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May 2016

May 31, 2016

IMF-USAID Cooperation: PFM Training

Posted by David Gentry[1]

In August 2015, the IMF and the United States Agency for International Development (USAID) signed a 5-year Memorandum of Understanding (MOU) to enhance cooperation and collaboration between the two organizations in pursuit of common objectives and further strengthening the effectiveness of their respective activities. The MOU covers IMF training for USAID staff; strengthening the capacity of development partner government officials; co-organizing events with the aim of supporting capacity development of their partner government officials; promoting representation by both organizations at meetings of common interest; and enhancing the exchange of information and knowledge sharing.

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May 25, 2016

Implementing the PFM Directives in WAEMU

Le Pole

Posted by Jérôme Bonherbe[2]

Directives[3] issued by the West African Economic and Monetary Union (WAEMU) contain many provisions on public financial management (PFM). These provisions include better access to budget information, multiyear budgeting, results-oriented management, decentralized budget execution, and a new accounting and financial monitoring framework. Most of the provisions relating to public information and budget formulation came into effect in 2012. The deadline for implementing the remaining provisions, mainly on budget execution and controls, is set for 2017.

The WAEMU Commission recently carried out a self-assessment of the PFM reforms required by the Directives. This exercise used a tool prepared by the Commission that includes a range of objective, evidence-based indicators for each of the six Directives. A similar approach and tool are being employed by the CEMAC Commission for its countries[4].

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May 23, 2016

The Role of Fiscal Transparency in Combating Corruption

Anti-Corruption London

The statement below, signed by the Finance or Budget and Planning Ministries of Brazil, Paraguay, Philippines, and South Africa, and by the International Budget Partnership (IBP) and the Global Institute for Fiscal Transparency (GIFT), was prepared as part of the Anti-Corruption Summit hosted by the United Kingdom in London on May 12th, 2016.

Fiscal transparency is essential to fight corruption. Our experience, and that of many others like us, has shown that fiscal transparency reduces opportunities to misuse public money undetected and increases the likelihood that those who do so are held to account. While it is not the only factor needed to tackle corruption, it is absolutely a necessary condition. It incorporates some of the biggest sources of corruption in the public sector, including public procurement, tax administration, and the selection and location of major public infrastructure projects. The International Anti-Corruption Summit hosted by the United Kingdom last week provided an important moment to spread this message, and we welcome the summit communiqué, which both recognizes the importance of this factor in the fight against corruption and strongly encourages countries to work to strengthen their fiscal transparency.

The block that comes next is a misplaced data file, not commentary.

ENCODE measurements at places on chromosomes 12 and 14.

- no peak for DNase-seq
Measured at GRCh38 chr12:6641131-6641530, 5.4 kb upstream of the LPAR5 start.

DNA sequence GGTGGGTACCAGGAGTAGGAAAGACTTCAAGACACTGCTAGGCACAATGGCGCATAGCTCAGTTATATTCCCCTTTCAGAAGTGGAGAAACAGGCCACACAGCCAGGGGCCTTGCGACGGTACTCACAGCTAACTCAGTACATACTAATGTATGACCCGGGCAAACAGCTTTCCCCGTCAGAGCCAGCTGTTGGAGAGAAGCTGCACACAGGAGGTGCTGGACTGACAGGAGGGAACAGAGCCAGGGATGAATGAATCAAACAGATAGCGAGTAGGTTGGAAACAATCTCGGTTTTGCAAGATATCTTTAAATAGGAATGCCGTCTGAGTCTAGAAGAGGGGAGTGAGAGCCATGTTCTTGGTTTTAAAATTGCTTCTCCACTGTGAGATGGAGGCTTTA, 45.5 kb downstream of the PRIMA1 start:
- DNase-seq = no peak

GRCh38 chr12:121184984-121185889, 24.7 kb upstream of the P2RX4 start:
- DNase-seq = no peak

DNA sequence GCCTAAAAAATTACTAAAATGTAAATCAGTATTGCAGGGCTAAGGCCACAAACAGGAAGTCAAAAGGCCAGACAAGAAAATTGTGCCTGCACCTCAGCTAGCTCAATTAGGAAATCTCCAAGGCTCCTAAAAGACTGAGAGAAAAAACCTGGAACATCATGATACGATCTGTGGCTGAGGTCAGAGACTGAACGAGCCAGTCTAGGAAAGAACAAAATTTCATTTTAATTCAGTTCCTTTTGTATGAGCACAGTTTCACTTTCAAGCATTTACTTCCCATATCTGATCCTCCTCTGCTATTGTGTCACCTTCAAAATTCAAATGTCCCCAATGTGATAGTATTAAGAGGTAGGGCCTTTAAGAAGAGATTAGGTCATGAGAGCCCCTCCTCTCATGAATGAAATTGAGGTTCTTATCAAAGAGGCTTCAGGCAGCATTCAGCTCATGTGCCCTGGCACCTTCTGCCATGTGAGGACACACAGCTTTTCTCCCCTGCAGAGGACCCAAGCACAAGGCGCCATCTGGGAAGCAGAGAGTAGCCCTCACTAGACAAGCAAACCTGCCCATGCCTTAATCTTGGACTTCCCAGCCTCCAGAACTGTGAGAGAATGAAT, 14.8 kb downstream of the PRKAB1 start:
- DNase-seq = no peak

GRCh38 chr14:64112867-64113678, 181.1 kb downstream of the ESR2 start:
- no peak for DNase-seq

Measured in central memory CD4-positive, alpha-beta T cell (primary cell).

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May 20, 2016

Lagarde Stresses Fiscal Transparency as Vital Tool in the Fight Against Corruption

Anti-Corruption London

Last week’s Anti-Corruption Summit hosted by UK Prime Minister David Cameron in London on May 12, 2016 brought together leaders from over 40 countries; the heads of the IMF, World Bank, and OECD; and representatives from business and civil society in effort to kick start a global effort to crack-down on the theft of public resources and use of public influence for private benefit. 

In her remarks during the morning session on “How to Expose Corruption?” the IMF Managing Director Christine Lagarde drew attention to the economic and social cost of corruption and highlighted the important role that fiscal transparency can play in global efforts to combat the misuse of public funds. In particular she drew attention to the IMF’s new Fiscal Transparency Evaluations (FTEs) as the Fund’s key instrument in encouraging governments to be more open about the state of their finances.  The full video of the summit proceedings can be found here with the IMF MD’s intervention coming at 3:15:00 to 3:18:00.